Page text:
Where’s Goldilocks when you need her? Mato Grosso farmers this season have been whipsawed between too dry, which delayed soybean planting, and too wet, which meant lots of replanting. But they never found that just right place where everything goes according to plan.
That’s one thing, of course, for the 2015-16 soybeans crop. But the knock-on effect on this season’s second-crop corn comes as a direct consequence of that.
Not only does about one in every three rows of Brazil’s beans come from Mato Grosso, but the state’s farmers are also tops in second-crop corn. They need the rotation for agronomic reasons, and will often plant a second crop of corn in February even if they know it’s going to end up selling for only a couple of bucks per bushel.
The latest spot price from Nova Mutum, Mato Grosso, puts corn at a friendly US $6.60 per bushel. But estimated production costs for a full package of inputs, land and so forth, has been estimated at around $266 per acre. That’s with an estimated Mato Grosso yield this time around of 92 bushels per acre.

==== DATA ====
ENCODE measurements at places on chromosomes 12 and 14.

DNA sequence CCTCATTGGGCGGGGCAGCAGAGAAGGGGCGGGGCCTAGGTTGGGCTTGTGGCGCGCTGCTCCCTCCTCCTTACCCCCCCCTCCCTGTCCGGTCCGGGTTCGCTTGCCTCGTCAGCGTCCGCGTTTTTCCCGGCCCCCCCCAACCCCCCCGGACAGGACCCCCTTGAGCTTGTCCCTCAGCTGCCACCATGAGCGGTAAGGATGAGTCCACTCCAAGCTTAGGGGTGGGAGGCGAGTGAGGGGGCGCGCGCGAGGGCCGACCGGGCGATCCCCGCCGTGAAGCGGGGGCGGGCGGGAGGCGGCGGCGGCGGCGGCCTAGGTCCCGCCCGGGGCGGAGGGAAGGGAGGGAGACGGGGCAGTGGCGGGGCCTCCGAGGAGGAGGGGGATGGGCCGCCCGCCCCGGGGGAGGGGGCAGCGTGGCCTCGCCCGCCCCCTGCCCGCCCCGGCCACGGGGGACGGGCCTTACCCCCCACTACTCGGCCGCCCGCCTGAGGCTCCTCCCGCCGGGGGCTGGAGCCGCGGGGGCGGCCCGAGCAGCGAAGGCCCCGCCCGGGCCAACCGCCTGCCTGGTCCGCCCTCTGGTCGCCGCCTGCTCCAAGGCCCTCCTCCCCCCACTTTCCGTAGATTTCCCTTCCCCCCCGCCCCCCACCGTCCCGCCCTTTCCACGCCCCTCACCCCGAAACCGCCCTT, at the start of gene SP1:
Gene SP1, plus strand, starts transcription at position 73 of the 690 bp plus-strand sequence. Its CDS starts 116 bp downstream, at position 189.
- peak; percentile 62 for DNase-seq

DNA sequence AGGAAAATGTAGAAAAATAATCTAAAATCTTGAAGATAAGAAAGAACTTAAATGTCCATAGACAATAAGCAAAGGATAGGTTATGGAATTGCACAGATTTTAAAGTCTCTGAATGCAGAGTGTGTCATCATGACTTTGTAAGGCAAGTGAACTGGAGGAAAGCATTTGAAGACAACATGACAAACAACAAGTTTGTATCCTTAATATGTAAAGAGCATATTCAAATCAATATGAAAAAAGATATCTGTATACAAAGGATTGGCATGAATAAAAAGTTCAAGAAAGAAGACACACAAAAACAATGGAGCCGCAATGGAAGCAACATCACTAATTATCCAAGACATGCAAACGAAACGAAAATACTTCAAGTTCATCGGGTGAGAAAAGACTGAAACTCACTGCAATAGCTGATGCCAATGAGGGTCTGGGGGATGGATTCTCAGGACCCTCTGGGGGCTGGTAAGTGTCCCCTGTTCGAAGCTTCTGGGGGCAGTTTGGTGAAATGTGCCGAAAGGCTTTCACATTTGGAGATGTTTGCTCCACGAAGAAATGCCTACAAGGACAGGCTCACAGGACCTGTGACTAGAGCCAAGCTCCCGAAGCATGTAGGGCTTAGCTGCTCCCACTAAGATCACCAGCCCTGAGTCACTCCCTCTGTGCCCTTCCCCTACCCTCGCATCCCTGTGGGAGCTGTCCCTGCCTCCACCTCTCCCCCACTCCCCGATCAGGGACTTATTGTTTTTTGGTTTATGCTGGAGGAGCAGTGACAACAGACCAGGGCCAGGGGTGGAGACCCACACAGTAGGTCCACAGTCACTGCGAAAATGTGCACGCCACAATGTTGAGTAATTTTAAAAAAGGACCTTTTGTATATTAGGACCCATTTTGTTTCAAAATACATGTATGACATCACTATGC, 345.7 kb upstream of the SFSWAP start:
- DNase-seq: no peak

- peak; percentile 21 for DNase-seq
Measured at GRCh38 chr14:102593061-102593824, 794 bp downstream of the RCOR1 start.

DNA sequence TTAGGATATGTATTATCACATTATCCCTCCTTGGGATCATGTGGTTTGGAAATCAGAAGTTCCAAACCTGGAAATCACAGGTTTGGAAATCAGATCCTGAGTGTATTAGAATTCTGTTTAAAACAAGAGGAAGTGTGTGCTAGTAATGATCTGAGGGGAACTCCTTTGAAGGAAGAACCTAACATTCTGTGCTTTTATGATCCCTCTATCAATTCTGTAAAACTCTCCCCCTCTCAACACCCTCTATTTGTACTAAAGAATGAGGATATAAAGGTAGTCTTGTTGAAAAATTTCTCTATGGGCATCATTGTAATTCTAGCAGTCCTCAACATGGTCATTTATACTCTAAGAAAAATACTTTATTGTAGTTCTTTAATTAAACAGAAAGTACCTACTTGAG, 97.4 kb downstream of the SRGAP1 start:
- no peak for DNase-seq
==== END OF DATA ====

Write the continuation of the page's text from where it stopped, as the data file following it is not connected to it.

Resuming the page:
Fewer acres or lower inputs?
When I first started traveling Brazil in the 1980s, cornfields were about as ugly as a last-minute prom date. Nothing like the Illinois corn I detasseled through high school. The rows varied in width and height, and were bug-eaten and frayed.
But corn—at least in Brazil’s South, near the pork and poultry production—was generally a money-loser. You followed beans with corn for rotational purposes, but not because you were going to make money. However, internal demand for Brazilian corn has shot up, with exports now draining supply from the domestic demand. And it’s not like domestic demand is weak: Brazil is now a top producer of broilers and pork despite relatively little feeding of cattle.
So these days the question isn’t whether you’ll plant corn as a second crop—if for no other reason than to maximize your soybean production, whose value is effectively tied to the value of the dollar. The question is how much you are going to spend on that corn—especially when inputs are ever more costly.
You save money on your second-crop corn by either planting fewer acres of it, or by planting it and then following up with a minimum of inputs. Despite the fact that, for Mato Grosso producers, anyway, this has been anything but a normal El Nino year, I’m guessing they won’t cut second-crop corn acres so much as they’ll cut cropping costs. And reductions in cropping costs almost always lead to yield losses.
The opinions of the author are not necessarily those of Farm Futures or Penton Agriculture.